Intention, Abandon, and the Art of Movement
Last night some of the senior contemporary students and I had the opportunity to experience an incredible dance performance in Toronto. It was the School of Toronto Dance Theatre's final show of the year, a beautiful and moving collection of new and remounted works by established Canadian choreographers and performed by students in all three years of the Professional Training Program at STDT. Blown away by not only the talent and character of the dancers but by the raw beauty of the art form, I think we all left feeling inspired to do more with our dancing and our creative work.
© Cylla von Tiedemann
Two things in particular struck me last night, and I think they are things that I always appreciate in contemporary dance but never tried to put into words before now. The first revelation was that any movement and any shape can be beautiful and meaningful, as long as it is performed with purposeful energy and intent. One of the most exciting things about contemporary dance for me is how creatively freeing it is: in this corner of the dance world, there is room for anything on stage. Established movements and practiced syllabus can be played with, broken down and combined with improvisation and gesture and sound and expression until something wholly new emerges. But a lot of the unique and interesting shapes and movements I saw last night would not have had the same effect were they not accompanied by a high level of focus and intent in every dancer.
Intention is a very important part of dance interpretation and performance. These dancers had to dig deep and be fully committed to the choreography in order to move the audience the way they did, and that is something we are still learning and working on in our contemporary classes here at the Academy. Particularly when it comes to contact work in partners or groups: the STDT dancers have learned to work together so cohesively that they can perform fantastically daring and dynamic lifts, throws, catches and group movements seamlessly. The incredible contact work we saw last night would not have been possible without the complete commitment and intention of every dancer involved.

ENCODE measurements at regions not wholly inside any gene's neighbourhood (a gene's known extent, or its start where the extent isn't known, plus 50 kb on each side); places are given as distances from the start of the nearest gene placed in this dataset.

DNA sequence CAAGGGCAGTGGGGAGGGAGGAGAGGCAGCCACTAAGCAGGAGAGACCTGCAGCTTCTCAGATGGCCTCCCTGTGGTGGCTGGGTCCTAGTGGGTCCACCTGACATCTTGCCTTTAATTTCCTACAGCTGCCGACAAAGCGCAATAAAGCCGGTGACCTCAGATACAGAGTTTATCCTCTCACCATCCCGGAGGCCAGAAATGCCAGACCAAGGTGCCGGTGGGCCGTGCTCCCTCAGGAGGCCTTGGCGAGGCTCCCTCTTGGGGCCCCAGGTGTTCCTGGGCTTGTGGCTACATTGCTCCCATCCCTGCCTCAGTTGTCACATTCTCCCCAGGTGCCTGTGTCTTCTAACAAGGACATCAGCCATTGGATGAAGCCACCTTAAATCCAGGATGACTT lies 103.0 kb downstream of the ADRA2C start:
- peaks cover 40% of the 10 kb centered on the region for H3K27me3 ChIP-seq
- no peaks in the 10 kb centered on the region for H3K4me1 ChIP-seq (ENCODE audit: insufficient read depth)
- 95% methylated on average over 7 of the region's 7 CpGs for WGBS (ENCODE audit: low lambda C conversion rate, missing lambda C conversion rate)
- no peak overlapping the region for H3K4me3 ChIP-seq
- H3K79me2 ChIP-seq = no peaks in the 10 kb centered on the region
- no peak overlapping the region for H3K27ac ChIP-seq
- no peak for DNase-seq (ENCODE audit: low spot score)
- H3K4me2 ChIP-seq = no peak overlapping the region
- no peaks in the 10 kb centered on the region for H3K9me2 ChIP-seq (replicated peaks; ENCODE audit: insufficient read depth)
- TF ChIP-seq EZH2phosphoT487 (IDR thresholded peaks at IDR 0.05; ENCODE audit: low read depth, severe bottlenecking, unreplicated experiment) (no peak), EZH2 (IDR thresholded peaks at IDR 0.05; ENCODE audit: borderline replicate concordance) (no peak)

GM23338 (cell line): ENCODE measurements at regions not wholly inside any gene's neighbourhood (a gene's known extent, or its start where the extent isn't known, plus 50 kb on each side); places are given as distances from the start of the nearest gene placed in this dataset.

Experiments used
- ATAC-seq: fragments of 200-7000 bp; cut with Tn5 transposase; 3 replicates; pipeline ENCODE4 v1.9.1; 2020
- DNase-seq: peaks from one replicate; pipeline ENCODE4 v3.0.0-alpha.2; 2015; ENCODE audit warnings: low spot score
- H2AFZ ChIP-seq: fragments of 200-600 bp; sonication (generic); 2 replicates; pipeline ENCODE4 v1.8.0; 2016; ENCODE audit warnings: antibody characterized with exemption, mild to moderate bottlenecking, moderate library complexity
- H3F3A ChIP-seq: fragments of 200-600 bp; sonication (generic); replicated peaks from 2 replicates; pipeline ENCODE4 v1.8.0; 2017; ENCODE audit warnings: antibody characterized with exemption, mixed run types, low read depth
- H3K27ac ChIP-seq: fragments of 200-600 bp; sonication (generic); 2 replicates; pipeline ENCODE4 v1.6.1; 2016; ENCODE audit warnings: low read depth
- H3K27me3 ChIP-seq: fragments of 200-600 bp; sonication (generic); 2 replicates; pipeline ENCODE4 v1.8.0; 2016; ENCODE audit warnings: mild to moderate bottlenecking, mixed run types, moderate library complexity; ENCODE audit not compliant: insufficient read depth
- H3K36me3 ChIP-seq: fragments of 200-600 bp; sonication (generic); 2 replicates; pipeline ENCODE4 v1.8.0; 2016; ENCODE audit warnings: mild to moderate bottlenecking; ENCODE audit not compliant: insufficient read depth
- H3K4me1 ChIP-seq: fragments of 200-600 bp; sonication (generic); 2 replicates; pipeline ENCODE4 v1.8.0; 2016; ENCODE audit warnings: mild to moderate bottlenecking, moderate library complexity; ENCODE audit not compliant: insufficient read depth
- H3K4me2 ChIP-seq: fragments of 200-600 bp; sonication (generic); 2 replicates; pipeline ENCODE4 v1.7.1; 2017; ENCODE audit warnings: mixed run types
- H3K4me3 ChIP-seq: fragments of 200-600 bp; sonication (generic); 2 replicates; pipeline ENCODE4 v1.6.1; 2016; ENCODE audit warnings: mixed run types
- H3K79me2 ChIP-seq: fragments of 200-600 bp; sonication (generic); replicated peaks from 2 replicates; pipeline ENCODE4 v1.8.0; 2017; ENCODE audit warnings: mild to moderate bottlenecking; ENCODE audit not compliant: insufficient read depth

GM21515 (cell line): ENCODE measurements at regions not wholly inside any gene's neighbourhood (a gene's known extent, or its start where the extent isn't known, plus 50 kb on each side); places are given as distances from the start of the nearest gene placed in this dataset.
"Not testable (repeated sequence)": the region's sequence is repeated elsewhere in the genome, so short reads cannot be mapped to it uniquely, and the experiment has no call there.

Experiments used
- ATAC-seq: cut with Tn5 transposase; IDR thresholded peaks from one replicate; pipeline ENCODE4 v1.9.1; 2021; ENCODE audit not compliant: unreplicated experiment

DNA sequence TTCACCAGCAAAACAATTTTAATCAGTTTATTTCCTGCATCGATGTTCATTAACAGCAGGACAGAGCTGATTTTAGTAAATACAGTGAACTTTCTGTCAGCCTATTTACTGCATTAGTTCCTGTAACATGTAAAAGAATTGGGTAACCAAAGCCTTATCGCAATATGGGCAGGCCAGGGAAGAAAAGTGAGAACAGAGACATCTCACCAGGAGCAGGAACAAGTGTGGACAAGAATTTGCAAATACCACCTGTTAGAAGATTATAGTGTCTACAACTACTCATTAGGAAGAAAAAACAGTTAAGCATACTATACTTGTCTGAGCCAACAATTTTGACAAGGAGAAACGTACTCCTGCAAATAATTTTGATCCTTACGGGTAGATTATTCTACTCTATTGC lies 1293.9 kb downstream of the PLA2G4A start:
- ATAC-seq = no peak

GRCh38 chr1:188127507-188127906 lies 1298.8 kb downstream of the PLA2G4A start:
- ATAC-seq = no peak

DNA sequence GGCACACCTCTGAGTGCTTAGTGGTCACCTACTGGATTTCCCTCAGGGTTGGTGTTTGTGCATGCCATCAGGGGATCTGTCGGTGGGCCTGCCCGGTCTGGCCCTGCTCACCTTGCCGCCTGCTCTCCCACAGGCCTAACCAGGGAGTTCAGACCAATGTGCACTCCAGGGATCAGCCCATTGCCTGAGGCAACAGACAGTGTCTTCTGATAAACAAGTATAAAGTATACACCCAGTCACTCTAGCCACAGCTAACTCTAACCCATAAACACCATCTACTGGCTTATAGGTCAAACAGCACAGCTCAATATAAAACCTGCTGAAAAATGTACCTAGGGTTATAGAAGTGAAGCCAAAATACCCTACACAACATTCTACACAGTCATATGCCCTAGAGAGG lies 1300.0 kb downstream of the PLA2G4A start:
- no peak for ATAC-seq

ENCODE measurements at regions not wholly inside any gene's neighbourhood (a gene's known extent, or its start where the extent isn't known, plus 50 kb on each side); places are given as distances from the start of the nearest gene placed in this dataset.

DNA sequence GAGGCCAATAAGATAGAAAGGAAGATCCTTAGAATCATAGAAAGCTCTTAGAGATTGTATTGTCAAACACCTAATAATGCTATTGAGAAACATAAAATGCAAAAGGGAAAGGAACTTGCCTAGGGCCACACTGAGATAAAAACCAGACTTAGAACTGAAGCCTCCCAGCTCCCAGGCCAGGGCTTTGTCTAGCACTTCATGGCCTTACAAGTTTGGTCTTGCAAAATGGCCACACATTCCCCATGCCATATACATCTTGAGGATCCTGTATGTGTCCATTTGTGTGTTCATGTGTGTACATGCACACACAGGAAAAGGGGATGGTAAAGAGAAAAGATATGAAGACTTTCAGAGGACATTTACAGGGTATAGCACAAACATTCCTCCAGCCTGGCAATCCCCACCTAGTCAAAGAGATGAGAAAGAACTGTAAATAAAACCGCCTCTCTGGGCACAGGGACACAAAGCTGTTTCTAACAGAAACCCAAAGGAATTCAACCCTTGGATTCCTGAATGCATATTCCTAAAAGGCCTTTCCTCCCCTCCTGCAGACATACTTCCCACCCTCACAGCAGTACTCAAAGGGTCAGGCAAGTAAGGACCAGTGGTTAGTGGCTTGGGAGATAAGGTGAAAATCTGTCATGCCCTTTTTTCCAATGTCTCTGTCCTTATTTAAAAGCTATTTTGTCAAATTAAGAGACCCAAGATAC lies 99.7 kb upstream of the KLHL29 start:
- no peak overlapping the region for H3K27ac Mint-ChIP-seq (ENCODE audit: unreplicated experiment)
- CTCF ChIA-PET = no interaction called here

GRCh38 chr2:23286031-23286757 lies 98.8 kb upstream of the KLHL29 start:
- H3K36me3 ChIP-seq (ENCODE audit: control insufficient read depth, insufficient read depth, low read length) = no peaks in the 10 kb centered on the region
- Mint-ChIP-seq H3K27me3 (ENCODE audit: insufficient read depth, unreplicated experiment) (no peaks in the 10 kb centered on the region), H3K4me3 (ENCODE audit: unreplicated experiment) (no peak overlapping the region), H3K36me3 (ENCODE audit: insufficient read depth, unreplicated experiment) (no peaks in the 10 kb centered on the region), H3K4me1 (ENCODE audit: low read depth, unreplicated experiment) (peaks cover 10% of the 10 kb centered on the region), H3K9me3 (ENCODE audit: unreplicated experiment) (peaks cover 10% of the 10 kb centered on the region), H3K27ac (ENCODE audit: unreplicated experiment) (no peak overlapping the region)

The second revelation yesterday evening's performance had for me is the importance of unrestricted and unapologetic freedom in movement; in one word: abandon. When I ask my students to let loose, to dance with abandon, what I am really asking is for them to learn to trust themselves in their abilities and to trust those around them not to be judgemental of what comes out. Self-consciousness can have an enormous effect on how and dancer performs as well as how an audience interprets and appreciates a performance. One of the reasons we as an audience were so drawn into the pieces that we saw last night was because the dancers seemed to be so connected to the movement and to each other that there was no room for them to worry about what they looked like or whether the audience was judging a particularly odd movement or a mistake they had made. If they made mistakes we would never have known because their focus never faltered. Choreographers can make some very unusual creative choices that dancers might find uncomfortable at first, but that discomfort will only last until they fully embrace the dance, free of the restrictions of self-consciousness. This idea of dancing with abandon naturally goes hand in hand with the idea of dancing with intention.
What does this mean for dance class and performance in a recreational or pre-professional dance context? Our contemporary dancers are in their formative years, just beginning to explore what movement can do and be as an art form. They are learning to interpret choreography and find meaning in it, and to let go of their insecurities when it comes to things like improvisation and dance composition. They are learning about the line between control and stiffness, freedom and sloppiness, and the combination of passion and work ethic that leads to joy and fulfilment in dance.
We are just beginning to scratch the surface of what is possible in our contemporary dance program at the Academy, and I am very excited and inspired to see what we can build as we continue to expand our horizons and learn from the greats at every opportunity. Field trips like this as well as workshops with professional dance artists are really wonderful ways of motivating and inspiring dancers to embrace the art form and challenge themselves to discover their full potential. An enormous thank you to the choreographers, the students of the School of Toronto Dance Theatre, and everyone involved in making "Momentum" 2018 what it was, I think we will carry this experience with us for a long time.